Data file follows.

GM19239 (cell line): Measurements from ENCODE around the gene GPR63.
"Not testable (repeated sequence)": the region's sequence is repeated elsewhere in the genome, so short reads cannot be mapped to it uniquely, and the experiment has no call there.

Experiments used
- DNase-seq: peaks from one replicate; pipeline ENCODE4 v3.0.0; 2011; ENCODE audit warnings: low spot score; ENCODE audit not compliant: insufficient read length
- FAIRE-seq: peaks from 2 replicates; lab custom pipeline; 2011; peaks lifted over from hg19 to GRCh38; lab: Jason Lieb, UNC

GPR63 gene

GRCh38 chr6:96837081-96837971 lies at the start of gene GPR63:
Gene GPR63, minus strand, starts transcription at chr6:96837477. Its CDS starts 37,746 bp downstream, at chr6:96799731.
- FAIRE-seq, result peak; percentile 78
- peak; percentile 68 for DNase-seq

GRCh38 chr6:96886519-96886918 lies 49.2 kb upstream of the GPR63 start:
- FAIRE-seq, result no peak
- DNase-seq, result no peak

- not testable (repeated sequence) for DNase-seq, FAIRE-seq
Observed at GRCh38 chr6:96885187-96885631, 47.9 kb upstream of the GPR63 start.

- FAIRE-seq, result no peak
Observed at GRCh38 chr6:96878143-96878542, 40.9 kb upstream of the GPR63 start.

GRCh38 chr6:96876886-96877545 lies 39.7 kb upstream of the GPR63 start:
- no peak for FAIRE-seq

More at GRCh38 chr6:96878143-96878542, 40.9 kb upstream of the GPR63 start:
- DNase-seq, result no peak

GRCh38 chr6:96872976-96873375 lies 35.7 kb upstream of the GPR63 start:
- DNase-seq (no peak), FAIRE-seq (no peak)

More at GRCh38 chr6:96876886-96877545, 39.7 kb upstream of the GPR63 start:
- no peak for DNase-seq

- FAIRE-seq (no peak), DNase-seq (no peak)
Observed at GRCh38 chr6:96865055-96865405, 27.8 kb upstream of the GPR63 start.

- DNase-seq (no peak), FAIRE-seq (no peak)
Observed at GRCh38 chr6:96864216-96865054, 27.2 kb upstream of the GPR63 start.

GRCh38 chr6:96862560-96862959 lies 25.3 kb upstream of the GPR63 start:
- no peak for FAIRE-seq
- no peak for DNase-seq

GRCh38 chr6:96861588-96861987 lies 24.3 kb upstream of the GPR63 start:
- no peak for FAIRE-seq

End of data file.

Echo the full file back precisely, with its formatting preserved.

GM19239 (cell line): Measurements from ENCODE around the gene GPR63.
"Not testable (repeated sequence)": the region's sequence is repeated elsewhere in the genome, so short reads cannot be mapped to it uniquely, and the experiment has no call there.

Experiments used
- DNase-seq: peaks from one replicate; pipeline ENCODE4 v3.0.0; 2011; ENCODE audit warnings: low spot score; ENCODE audit not compliant: insufficient read length
- FAIRE-seq: peaks from 2 replicates; lab custom pipeline; 2011; peaks lifted over from hg19 to GRCh38; lab: Jason Lieb, UNC

GPR63 gene

GRCh38 chr6:96837081-96837971 lies at the start of gene GPR63:
Gene GPR63, minus strand, starts transcription at chr6:96837477. Its CDS starts 37,746 bp downstream, at chr6:96799731.
- FAIRE-seq, result peak; percentile 78
- peak; percentile 68 for DNase-seq

GRCh38 chr6:96886519-96886918 lies 49.2 kb upstream of the GPR63 start:
- FAIRE-seq, result no peak
- DNase-seq, result no peak

- not testable (repeated sequence) for DNase-seq, FAIRE-seq
Observed at GRCh38 chr6:96885187-96885631, 47.9 kb upstream of the GPR63 start.

- FAIRE-seq, result no peak
Observed at GRCh38 chr6:96878143-96878542, 40.9 kb upstream of the GPR63 start.

GRCh38 chr6:96876886-96877545 lies 39.7 kb upstream of the GPR63 start:
- no peak for FAIRE-seq

More at GRCh38 chr6:96878143-96878542, 40.9 kb upstream of the GPR63 start:
- DNase-seq, result no peak

GRCh38 chr6:96872976-96873375 lies 35.7 kb upstream of the GPR63 start:
- DNase-seq (no peak), FAIRE-seq (no peak)

More at GRCh38 chr6:96876886-96877545, 39.7 kb upstream of the GPR63 start:
- no peak for DNase-seq

- FAIRE-seq (no peak), DNase-seq (no peak)
Observed at GRCh38 chr6:96865055-96865405, 27.8 kb upstream of the GPR63 start.

- DNase-seq (no peak), FAIRE-seq (no peak)
Observed at GRCh38 chr6:96864216-96865054, 27.2 kb upstream of the GPR63 start.

GRCh38 chr6:96862560-96862959 lies 25.3 kb upstream of the GPR63 start:
- no peak for FAIRE-seq
- no peak for DNase-seq

GRCh38 chr6:96861588-96861987 lies 24.3 kb upstream of the GPR63 start:
- no peak for FAIRE-seq